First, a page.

What to Do in Iceland
I've always been curious about Iceland thanks to Bjork, Sigur Ros, and Emiliana Torrini. Iceland has become a popular destination after its financial crisis, volcano eruptions, and their soccer team beating England last year. Oh, and social media, like all those Blue Lagoon photos (it really is spectacular!).
Han and I decided to book a flight through WOW, which is a budget Icelandic airline, for an eight day journey around the country. It's relatively cheap to fly there. Even last minute flights are $400 round trip or cheaper. However, your flight may be a steal but don't expect deals once you get there. Gas was about $7.50 a gallon. A basic burger is about $20. It's more if you want seafood. I guess it makes up for all their (free) gorgeous sightseeing spots. Iceland is essentially one big, giant waterfall and your entire trip is all about chasing after them. That, and northern lights.
We thought about renting camper vans but with four people, we decided to just split the costs of Airbnb and hotels. I enjoy my hot showers at night. Before I dive into what we did during our 8 days of driving the ring road, here are some tips along with my google map of all the spectacular sights!
- Rental Car — Everything I've read suggests renting a 4WD, especially if you're driving the ring road. Make sure to opt-in for car insurance directly through the rental company so it won't be a hassle if there are any damages.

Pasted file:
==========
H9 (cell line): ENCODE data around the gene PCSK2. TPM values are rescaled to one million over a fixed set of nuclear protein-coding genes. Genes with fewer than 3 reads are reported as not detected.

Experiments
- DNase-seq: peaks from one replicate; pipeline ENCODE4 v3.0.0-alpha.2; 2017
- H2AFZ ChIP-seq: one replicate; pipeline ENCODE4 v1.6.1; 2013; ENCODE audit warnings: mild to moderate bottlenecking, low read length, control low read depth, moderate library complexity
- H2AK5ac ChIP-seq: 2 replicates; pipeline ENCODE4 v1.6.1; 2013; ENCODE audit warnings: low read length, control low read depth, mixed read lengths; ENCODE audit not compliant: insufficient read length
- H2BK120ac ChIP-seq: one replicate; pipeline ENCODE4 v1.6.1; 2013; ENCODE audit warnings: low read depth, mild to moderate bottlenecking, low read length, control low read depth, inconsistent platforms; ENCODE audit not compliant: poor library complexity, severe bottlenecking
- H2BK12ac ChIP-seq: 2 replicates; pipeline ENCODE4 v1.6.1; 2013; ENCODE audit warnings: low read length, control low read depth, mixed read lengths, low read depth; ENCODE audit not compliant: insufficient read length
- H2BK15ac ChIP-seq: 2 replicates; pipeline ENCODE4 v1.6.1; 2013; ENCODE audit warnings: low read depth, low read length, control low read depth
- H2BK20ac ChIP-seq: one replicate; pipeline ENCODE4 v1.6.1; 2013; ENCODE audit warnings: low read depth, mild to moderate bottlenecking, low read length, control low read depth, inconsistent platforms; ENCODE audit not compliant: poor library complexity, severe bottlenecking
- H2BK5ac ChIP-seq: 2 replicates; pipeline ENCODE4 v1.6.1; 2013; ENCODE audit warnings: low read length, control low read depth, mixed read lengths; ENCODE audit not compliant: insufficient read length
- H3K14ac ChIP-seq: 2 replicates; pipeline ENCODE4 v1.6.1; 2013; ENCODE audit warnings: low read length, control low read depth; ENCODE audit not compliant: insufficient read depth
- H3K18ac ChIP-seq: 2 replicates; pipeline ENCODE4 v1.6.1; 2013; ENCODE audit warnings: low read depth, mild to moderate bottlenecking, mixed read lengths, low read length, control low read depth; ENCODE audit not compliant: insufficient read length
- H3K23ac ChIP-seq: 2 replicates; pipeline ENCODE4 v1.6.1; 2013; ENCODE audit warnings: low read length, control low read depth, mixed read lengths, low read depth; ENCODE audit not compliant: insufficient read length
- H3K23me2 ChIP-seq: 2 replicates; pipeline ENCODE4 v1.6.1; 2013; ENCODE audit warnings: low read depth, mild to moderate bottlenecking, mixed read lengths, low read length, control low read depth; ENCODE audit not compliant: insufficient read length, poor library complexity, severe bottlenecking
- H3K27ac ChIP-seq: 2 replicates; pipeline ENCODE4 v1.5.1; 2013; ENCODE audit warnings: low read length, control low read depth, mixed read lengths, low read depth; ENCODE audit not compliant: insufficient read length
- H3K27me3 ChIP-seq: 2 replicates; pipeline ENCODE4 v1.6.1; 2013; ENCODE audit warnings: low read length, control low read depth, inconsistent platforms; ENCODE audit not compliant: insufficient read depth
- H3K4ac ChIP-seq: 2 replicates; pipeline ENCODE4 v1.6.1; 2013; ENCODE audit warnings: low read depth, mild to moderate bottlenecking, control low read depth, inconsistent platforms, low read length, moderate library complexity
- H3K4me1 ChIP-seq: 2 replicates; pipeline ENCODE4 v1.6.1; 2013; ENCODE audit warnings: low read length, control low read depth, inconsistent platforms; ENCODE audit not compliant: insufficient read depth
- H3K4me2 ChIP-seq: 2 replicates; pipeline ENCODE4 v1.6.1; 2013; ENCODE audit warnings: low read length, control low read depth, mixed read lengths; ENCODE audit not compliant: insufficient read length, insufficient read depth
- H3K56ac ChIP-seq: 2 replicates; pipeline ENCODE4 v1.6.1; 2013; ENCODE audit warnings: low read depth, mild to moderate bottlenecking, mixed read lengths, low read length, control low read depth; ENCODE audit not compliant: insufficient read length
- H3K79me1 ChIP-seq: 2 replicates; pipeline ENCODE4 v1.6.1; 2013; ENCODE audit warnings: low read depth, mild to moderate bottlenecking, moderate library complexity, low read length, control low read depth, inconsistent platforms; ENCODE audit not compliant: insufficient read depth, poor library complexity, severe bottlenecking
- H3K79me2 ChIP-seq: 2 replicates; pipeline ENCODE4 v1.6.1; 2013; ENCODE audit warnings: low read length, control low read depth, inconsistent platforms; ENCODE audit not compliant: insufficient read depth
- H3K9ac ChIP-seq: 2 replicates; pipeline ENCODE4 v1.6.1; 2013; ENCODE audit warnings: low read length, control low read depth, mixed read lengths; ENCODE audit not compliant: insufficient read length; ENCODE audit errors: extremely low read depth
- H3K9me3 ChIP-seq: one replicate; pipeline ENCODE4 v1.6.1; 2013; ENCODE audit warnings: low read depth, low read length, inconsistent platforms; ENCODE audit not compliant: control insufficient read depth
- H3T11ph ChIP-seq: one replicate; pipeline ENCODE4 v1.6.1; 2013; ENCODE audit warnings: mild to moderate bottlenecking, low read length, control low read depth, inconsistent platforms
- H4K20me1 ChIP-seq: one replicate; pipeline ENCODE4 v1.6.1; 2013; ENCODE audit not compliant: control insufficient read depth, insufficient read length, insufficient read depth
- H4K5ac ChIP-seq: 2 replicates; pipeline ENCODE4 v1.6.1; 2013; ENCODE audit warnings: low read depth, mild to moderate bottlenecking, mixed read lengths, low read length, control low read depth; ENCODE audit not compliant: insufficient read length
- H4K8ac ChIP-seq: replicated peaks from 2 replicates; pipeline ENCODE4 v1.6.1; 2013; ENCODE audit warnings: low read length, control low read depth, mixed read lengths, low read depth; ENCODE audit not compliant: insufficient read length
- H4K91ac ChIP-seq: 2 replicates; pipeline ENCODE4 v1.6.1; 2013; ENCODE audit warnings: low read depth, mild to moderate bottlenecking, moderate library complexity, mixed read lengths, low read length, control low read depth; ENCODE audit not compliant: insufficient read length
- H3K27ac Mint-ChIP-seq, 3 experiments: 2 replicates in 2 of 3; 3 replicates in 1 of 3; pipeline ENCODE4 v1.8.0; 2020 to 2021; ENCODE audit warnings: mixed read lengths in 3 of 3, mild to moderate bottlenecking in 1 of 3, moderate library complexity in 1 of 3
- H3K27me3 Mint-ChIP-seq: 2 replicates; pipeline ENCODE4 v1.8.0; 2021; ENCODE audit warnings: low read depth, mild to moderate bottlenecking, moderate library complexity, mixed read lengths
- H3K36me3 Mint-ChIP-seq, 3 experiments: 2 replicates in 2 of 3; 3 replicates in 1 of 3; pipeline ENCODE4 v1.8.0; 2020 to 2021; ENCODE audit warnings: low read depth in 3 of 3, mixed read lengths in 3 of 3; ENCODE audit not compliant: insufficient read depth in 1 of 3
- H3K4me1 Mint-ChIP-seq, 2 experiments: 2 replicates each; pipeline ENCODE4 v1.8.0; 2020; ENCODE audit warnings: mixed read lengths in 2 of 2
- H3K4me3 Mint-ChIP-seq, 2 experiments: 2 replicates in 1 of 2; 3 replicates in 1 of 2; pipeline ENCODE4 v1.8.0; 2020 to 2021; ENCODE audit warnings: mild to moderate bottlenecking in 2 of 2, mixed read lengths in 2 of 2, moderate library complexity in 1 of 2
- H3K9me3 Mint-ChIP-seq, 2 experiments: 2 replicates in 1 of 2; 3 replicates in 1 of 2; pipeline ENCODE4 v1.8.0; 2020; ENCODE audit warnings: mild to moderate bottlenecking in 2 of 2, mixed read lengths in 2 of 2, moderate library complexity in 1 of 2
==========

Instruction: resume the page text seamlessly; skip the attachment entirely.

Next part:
- Gas — You can begin fueling at some of the stations (Olis) before even paying, then pay inside afterwards. Also, the gas pump is a green handle. Be prepared to pay almost $100 for a full tank on a 4WD.
- Speed Limit — Pay attention to speed limits and camera signs (they look like this). Speed limit around the ring road is around 90kmh, which is about 55mph. I know, so slow.
- Food / Alcohol — Stock up on snacks or bring them from home for those long drives. Alcohol is only sold in liquor stores, like at Vinbudin. The beer at 7-11 and other convenient stores are light beers with very little alcohol.
- Credit Card — I suggest getting a credit card with zero foreign transaction fees because that's what you'll be using everywhere. We didn't used cash at all.
- Phone — I was impressed with their phone signal coverage. I've had better service in these remote areas than in parts of my home. Check with your mobile company prior to traveling to see if you get free roaming. I have T-Mobile and got free texts and data while I was there. It was awesome.
- Weather — We went at the end of October / beginning of November. The climate changes drastically. It was around 40°F during the day but with the wind, rain, and occasional snow, it was chilly! Prepare to pack warm clothes, especially rain boots!
- Water — Don't buy any water. Just refill your bottle with tap water. Icelandic tap is some of the finest, purest and straight from the source.
Day 1 • Reykjavik
We flew into Keflavik airport at 5am. We got our rental car and drove straight to the Blue Lagoon. We don't mess around! They open at 8am so we napped in their parking lot. Seriously, why don't we have something like this? A huge outdoor hot pool with a bar in the middle. Make sure to book in advance.